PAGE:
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10 great streaks that came to an end
March 21, 2012
Records are made to be broken, but that fact of life doesn't make it any more comforting when we see our heroes fall. If the sight of Kevin Nash standing over a defeated Goldberg is still burned in your brain almost two decades removed from that infamous night, then congratulations you're a wrestling fan and you can appreciate that unfortunate truth that even the best things don't last forever.
WWE.com looks back at 10 memorable streaks that defined Superstars and sports-entertainment, but that each eventually met an end.
The Honky Tonk Man's Intercontinental Title reign meets an ultimate end
The Intercontinental Championship is one of the most prestigious titles in WWE history. Often a stepping stone to the WWE Championship, many legends and Hall of Famers have held the coveted title. But no other Superstar has held the title longer than The Honky Tonk Man. His reign began on June 3, 1987 with a victory over Ricky “The Dragon” Steamboat, and he proceeded to shake, rattle and roll his way into the history books.
Throughout the remainder of 1987 and into 1988, The Honky Tonk Man did whatever was necessary to keep the Intercontinental Championship intact, even if it meant losing by disqualification or count-out. But at SummerSlam 1988, the 14 month, 27 day title reign came to an end in roughly 30 seconds when The Honky Tonk Man squared off against The Ultimate Warrior. To his credit, the Memphis-native thought he was going to face Brutus "The Barber" Beefcake, but in the end, he ultimately felt the power of the Warrior.
Wendi Richter ends The Fabulous Moolah's 28-year title reign
On September 18, 1956, The Fabulous Moolah defeated Judy Grable to win the vacant Women’s World Title. This victory would set her on the path to become one of, if not the greatest female competitor in sports-entertainment history.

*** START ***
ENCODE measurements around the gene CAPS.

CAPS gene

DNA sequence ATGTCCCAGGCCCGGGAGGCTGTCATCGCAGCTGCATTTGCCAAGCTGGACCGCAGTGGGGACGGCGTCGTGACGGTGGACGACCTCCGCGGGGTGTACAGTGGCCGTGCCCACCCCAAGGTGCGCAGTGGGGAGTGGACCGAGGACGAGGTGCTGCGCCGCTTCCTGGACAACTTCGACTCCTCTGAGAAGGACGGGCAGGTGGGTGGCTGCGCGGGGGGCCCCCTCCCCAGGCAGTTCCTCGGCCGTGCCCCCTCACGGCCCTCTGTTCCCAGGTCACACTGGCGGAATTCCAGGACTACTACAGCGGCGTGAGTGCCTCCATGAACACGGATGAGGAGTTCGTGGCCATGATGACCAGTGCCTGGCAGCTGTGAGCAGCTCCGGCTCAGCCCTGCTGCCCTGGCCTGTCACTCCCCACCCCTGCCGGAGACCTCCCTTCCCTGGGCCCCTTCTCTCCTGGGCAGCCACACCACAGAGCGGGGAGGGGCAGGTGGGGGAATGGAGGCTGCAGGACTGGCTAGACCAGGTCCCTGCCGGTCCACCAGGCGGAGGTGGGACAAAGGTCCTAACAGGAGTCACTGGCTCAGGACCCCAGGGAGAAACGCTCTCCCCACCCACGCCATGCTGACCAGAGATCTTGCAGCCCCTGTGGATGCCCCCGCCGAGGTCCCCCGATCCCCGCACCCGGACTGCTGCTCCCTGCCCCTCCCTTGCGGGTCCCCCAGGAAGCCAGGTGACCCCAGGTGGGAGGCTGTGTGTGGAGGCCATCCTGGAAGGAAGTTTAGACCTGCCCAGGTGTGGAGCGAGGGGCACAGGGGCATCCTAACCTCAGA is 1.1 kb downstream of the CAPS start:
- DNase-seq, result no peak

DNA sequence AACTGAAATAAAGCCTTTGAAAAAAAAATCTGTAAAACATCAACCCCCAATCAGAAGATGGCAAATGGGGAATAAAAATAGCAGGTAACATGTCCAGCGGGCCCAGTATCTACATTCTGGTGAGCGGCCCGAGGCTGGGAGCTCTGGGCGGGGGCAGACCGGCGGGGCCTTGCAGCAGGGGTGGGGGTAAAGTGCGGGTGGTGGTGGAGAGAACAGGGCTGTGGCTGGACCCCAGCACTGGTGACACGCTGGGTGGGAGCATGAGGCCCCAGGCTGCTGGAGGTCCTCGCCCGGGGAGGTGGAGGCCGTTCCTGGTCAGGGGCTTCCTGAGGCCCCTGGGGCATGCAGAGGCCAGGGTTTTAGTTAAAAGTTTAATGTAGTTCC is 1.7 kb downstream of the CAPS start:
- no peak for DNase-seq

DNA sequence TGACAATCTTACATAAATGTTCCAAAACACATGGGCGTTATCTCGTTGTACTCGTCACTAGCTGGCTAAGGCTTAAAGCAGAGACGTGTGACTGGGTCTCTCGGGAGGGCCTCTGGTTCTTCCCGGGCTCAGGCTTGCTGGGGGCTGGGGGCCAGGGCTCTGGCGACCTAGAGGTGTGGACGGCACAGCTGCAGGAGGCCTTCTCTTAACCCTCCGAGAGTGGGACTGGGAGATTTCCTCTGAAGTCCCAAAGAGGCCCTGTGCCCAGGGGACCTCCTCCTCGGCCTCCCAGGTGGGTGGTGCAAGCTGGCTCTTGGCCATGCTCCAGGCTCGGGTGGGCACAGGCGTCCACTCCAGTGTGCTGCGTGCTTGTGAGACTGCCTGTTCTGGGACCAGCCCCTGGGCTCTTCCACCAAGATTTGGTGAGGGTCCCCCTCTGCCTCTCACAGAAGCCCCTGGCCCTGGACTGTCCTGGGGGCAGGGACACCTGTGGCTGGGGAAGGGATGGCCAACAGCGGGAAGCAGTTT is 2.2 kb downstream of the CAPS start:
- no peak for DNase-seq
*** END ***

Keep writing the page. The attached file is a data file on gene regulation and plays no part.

Moolah held the title for 28 years until an ambitious contender named Wendi Richter challenged the champion. As pop icon Cyndi Lauper traded insults with Captain Lou Albano, the two decided that Richter and Moolah would settle the score for them. With Lauper in her corner, Richter made history at The Brawl to End it All and ended Moolah’s nearly three-decade long reign. With Richter's impressive victory and The Fabulous Moolah's pioneering career, both Women's Champions would eventually be immortalized in the WWE Hall of Fame.
Ludvig Borga blemishes Tatanka's record
Throughout WWE history, there have been a number of Superstars who made dominant debuts and managed to build impressive undefeated streaks in the time following their initial contests. This list includes WWE Hall of Famers such as Mr. Perfect and former Superstars such as Umaga and Kurt Angle. However, one of the most memorable undefeated streaks - and a WWE.com favorite - belongs to Native American ring warrior Tatanka. In his first WWE match, the Lumbee tribesman defeated Pat Tanaka and would remain undefeated for nearly two years, even defeating then-Intercontinental Champion Shawn Michaels via count-out.
However, like all undefeated streaks in WWE history, Tatanka's reign of dominance came to an end. In a clash with powerhouse Ludvig Borga, Tatanka's unblemished record fell with a thunderous blow from a steel chair. With the referee distracted, Borga hit the Native American Superstar with the chair and pinned him with one finger. Adding insult to injury, Yokozuna attacked Tatanka after the match, sidelining him for months.
Barry Horowitz finally wins a match